However, the survey found that most workers were satisfied with their own health benefits.
Bad-debt expenses also increased at hospitals in the state, a report from the Minnesota Hospital Association found.
The National Business Group on Health says employers are looking beyond benefits designed for more health care bang for their buck.
The Centers for Disease Control and Prevention said health care employers need to do more to protect employees, patients and visitors.
Each physician in the state was responsible for an average of $2.3 million in economic activity.
But most hospitals in the state finished in the black with some enjoying big double-digit margins.
The state placed sixth in an annual report from the United Health Foundation.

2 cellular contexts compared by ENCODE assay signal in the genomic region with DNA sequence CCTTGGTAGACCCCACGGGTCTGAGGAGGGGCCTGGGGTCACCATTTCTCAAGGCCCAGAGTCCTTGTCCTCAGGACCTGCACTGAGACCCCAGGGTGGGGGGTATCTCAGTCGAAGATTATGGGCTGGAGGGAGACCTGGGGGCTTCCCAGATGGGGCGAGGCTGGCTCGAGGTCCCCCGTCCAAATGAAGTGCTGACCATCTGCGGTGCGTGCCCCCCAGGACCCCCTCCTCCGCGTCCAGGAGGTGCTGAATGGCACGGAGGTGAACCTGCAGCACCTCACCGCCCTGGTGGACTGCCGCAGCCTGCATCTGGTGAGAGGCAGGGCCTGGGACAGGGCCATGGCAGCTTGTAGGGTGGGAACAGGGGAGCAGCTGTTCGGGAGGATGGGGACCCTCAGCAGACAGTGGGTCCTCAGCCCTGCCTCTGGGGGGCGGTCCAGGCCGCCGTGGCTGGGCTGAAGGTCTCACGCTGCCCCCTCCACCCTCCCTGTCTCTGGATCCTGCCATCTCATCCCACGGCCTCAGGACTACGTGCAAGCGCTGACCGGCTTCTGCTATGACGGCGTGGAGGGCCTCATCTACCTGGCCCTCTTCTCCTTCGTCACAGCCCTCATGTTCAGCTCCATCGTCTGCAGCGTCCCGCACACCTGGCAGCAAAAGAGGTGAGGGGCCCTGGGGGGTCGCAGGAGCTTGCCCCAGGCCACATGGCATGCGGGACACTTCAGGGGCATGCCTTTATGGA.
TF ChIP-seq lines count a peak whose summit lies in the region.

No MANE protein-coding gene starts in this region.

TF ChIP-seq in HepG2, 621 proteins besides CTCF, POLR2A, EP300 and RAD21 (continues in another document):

Study suggests patients influenced more by providers than potential out-of-pocket costs.
State study projects a nearly 35 percent increase with employers likely picking up much of the tab.
Another study found that most employees with high-deductible health plans (HDHPs) aren’t comparison shopping for medical care.
Most residents report having health insurance and say system is on “the right track.”
Report says full-time workers with diabetes will miss more than 45 million days of work in 2017.